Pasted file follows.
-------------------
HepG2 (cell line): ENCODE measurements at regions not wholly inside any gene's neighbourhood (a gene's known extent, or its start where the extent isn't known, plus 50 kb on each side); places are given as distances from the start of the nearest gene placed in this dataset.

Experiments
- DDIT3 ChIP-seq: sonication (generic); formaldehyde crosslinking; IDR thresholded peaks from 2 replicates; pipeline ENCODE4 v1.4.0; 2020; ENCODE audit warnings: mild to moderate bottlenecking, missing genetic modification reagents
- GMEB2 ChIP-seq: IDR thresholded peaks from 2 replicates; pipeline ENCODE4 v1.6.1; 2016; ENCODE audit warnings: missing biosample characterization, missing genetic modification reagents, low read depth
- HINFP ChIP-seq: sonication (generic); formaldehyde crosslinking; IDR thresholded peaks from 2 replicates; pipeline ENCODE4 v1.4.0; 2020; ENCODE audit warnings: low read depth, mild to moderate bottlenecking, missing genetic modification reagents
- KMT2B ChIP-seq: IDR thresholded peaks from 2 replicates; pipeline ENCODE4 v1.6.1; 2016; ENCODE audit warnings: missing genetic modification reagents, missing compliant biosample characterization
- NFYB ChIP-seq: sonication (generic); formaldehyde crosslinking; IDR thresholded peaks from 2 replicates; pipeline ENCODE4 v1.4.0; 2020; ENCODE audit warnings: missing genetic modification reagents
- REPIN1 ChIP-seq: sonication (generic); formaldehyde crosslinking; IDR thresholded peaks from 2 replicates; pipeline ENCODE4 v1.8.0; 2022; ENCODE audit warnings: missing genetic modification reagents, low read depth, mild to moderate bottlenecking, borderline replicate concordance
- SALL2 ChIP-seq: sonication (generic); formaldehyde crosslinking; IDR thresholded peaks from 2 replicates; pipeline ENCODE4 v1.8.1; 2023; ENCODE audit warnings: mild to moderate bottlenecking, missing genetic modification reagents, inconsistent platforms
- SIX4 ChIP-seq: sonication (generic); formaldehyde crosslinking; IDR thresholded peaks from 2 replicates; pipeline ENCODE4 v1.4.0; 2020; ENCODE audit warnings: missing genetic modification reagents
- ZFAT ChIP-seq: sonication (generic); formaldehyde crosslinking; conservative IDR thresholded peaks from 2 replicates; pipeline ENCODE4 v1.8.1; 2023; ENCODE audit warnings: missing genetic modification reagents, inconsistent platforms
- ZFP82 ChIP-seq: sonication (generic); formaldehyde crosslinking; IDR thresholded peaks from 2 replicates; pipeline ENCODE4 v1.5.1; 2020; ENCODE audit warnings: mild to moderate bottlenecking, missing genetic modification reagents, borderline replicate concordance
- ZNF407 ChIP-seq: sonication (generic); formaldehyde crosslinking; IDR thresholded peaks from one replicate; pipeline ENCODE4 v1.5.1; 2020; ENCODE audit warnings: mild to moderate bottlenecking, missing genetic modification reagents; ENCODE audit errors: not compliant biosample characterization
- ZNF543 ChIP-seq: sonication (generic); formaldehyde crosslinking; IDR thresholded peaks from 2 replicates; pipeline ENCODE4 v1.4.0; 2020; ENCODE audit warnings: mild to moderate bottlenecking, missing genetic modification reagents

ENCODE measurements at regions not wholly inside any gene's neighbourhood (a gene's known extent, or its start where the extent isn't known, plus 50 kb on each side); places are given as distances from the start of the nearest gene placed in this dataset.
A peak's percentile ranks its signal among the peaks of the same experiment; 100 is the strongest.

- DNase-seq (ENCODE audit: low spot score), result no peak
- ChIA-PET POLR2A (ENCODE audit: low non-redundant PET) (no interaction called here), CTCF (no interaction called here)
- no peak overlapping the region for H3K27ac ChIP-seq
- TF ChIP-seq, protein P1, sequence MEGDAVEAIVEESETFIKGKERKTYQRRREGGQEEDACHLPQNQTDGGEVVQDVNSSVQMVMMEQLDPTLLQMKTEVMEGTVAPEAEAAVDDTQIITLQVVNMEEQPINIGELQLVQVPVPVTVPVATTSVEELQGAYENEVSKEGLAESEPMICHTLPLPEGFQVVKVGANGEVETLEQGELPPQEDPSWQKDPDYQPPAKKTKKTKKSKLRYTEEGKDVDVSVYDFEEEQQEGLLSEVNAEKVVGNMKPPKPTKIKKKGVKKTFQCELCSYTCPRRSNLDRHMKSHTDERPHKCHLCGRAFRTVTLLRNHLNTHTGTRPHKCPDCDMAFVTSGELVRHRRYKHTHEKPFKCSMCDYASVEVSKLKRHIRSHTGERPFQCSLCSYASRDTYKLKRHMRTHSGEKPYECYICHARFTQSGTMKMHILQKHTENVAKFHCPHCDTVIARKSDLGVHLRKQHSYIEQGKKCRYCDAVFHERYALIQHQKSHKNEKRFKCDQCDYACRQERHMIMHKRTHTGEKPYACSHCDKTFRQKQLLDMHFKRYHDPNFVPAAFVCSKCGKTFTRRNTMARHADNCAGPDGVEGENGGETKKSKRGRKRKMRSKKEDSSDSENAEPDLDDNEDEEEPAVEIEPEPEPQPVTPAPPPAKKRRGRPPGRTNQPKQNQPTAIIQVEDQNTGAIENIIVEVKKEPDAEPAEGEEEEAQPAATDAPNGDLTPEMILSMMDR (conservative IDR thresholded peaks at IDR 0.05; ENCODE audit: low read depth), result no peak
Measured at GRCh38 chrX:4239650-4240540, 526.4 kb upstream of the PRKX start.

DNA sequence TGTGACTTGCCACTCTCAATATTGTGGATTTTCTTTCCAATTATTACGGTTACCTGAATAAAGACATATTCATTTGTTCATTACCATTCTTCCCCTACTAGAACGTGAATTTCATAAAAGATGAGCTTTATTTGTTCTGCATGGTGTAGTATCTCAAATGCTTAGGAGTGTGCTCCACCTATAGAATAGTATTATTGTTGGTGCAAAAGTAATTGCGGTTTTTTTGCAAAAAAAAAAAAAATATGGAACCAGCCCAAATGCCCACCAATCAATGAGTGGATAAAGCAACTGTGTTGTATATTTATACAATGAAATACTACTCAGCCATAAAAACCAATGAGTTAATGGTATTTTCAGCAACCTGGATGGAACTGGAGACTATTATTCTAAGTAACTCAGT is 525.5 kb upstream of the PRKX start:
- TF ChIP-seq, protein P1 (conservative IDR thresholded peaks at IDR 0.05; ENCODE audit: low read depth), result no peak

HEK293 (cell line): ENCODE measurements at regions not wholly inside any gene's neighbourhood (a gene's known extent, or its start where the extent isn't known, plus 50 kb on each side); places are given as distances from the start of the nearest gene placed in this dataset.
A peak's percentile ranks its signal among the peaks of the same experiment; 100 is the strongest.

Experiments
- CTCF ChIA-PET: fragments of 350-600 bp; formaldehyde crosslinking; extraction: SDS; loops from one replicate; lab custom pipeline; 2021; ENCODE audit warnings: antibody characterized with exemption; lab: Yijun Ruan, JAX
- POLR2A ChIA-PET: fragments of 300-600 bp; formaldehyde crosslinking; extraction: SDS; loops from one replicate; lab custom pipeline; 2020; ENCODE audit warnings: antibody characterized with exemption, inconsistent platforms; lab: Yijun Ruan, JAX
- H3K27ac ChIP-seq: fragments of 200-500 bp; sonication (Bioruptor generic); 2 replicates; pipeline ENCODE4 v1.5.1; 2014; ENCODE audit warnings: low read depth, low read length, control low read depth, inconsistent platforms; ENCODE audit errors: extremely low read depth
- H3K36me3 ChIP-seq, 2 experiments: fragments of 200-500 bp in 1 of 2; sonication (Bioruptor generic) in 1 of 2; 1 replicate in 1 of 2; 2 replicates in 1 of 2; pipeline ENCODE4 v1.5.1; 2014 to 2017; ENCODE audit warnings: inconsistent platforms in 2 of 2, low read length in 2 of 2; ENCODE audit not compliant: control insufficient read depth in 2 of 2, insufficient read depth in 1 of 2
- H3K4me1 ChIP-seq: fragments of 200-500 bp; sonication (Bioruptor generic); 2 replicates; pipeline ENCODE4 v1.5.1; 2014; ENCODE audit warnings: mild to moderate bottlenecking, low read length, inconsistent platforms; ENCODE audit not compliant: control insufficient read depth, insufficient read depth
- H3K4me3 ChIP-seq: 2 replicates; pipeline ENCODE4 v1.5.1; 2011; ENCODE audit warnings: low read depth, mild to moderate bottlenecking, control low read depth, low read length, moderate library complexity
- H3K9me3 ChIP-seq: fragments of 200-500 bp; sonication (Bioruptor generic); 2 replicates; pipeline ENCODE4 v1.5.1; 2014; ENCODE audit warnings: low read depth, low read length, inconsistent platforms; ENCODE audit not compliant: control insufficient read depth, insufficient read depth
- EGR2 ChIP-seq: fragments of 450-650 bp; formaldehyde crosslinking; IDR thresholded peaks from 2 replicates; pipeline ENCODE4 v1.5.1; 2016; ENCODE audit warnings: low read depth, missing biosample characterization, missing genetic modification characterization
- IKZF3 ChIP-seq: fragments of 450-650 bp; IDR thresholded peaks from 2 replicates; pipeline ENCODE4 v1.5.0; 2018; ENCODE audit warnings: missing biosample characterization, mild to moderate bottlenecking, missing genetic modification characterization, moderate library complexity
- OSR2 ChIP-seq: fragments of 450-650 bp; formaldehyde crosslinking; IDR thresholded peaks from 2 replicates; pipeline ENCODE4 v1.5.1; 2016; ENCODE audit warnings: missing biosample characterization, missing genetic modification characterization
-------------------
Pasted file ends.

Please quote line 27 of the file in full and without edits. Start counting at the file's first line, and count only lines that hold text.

- CTCF ChIA-PET: fragments of 350-600 bp; formaldehyde crosslinking; extraction: SDS; loops from one replicate; lab custom pipeline; 2021; ENCODE audit warnings: antibody characterized with exemption; lab: Yijun Ruan, JAX